A Federal Court Ruled That Women Can Be Paid Less Than Men For Doing The Same Job

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It’s 2017, and yet women are still fighting for equality. Data suggests it will take until 2152 to close the gender wage gap, but it shouldn’t take a century to get what we want. We want more, and Refinery29 is here to help — because 135 years is too long to wait for what we deserve today.
It’s one of the trickiest, most innocently veiled questions we experience when applying for a new job: What was your previous salary?
It's also the easiest way to box yourself into a corner when negotiating because the answer will undoubtedly set the marker for your next salary. For many women who are aware that they are underpaid, a new court ruling is doing to further hinder their monetary success at work.
On Thursday, the federal court ruled that women can legally be paid a lesser salary than their male counterparts for performing the same job. The federal appeals court ruled that prospective employers can indeed base salary on the previous pay of an employee. As noted by the Associated Press, in 2015 U.S. Magistrate Judge Michael Seng noted that women’s earlier salaries are more than likely lower than men’s due to gender discrimination. Meaning, this current ruling will easily perpetuate a cycle of pay disparity among the sexes (and races).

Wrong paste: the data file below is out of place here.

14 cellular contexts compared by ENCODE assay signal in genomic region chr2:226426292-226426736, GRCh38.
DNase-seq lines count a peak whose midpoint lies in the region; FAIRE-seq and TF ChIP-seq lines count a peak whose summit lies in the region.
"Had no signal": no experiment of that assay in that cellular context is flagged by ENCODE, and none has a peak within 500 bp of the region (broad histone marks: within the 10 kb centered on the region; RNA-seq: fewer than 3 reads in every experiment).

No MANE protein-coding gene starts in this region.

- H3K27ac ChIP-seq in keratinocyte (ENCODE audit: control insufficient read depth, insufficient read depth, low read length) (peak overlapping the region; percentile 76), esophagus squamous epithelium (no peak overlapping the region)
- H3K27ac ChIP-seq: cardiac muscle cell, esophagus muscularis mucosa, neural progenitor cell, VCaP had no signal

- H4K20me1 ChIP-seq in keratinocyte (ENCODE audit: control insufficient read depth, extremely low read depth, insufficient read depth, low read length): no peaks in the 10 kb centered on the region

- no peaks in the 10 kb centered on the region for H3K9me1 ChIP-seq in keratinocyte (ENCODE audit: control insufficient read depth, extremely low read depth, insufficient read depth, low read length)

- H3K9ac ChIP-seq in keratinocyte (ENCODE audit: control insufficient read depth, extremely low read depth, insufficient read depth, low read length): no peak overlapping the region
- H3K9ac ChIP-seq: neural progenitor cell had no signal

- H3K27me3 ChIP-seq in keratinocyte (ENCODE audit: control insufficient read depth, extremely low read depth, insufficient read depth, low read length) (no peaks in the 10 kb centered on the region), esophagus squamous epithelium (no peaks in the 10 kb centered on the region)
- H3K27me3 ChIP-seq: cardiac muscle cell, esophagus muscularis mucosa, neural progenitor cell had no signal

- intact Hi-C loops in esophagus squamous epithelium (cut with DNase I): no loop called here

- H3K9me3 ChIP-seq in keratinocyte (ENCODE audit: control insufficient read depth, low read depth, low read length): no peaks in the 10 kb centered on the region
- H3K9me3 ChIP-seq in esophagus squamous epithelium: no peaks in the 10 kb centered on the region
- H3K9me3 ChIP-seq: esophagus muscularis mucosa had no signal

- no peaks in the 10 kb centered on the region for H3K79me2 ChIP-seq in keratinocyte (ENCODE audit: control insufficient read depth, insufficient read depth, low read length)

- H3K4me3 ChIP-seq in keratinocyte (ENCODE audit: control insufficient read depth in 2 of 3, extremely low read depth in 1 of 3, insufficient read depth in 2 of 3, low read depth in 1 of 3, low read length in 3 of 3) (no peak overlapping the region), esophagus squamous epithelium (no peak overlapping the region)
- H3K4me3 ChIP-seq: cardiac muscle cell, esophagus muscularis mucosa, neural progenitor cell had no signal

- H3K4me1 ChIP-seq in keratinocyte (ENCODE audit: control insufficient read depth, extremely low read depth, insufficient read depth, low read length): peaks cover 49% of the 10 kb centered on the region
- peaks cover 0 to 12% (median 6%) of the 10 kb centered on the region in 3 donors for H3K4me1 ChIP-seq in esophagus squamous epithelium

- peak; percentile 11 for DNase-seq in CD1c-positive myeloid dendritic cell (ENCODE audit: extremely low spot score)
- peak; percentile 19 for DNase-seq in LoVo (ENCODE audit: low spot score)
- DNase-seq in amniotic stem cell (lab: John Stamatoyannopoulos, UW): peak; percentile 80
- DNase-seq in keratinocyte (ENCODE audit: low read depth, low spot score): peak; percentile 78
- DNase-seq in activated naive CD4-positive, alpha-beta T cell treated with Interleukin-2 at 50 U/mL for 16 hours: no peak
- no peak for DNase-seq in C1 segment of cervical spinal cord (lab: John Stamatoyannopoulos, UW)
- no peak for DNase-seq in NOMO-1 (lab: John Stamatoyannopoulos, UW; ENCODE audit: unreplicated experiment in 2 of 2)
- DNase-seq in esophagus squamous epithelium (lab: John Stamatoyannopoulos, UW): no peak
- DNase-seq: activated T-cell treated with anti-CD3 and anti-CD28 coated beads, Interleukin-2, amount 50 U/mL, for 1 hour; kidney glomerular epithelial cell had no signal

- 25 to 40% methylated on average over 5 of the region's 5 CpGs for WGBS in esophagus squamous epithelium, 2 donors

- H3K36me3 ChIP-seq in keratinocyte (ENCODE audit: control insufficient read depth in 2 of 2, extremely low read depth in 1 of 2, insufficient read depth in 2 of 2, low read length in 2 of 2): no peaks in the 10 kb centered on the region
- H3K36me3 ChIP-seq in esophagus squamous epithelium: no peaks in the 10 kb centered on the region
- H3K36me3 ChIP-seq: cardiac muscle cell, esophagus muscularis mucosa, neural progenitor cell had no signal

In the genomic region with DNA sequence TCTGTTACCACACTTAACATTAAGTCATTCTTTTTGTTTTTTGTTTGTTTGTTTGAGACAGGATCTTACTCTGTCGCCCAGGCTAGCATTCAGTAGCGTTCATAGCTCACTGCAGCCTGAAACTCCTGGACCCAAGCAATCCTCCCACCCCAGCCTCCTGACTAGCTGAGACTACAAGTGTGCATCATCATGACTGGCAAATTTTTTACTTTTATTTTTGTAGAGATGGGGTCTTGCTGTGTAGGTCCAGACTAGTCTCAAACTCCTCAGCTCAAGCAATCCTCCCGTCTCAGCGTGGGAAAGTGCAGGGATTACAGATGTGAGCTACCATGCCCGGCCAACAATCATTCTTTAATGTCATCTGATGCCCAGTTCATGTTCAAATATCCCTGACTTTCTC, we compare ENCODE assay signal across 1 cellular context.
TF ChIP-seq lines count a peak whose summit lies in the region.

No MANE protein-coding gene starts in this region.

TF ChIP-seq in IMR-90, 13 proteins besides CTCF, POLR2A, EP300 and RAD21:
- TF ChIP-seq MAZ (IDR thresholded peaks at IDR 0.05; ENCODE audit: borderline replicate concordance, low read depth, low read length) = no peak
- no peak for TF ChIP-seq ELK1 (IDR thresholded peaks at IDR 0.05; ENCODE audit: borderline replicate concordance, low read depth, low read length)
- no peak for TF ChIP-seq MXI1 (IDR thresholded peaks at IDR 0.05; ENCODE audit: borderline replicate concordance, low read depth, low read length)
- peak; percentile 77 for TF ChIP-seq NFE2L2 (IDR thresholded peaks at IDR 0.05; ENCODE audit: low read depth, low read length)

"This decision is a step in the wrong direction if we're trying to really ensure that women have work opportunities of equal pay," said Deborah Rhode, a gender equity law professor at Stanford Law School, to the AP. "You can't allow prior discriminatory salary setting to justify future ones or you perpetuate the discrimination."
Despite the ruling, several states have begun enacting measures to stave off gender-based salary discrimination. Philadelphia, New York City, and Massachusetts have passed legislation that bans employers from asking about job candidates about their salary or benefits history. The laws will reportedly go into effect in New York City and Massachusetts in 2018.
According to USA Today, several other states — including Illinois, Maine, Rhode Island, and Vermont — have also begun reviewing similar measures. “We know that when employers see some past salary, they’re likely to take that into account,” says Emily Martin, general counsel for the National Women’s Law Center, to USA Today. “Too often, when women are paid less than men, that pay disparity can follow them from job to job.”

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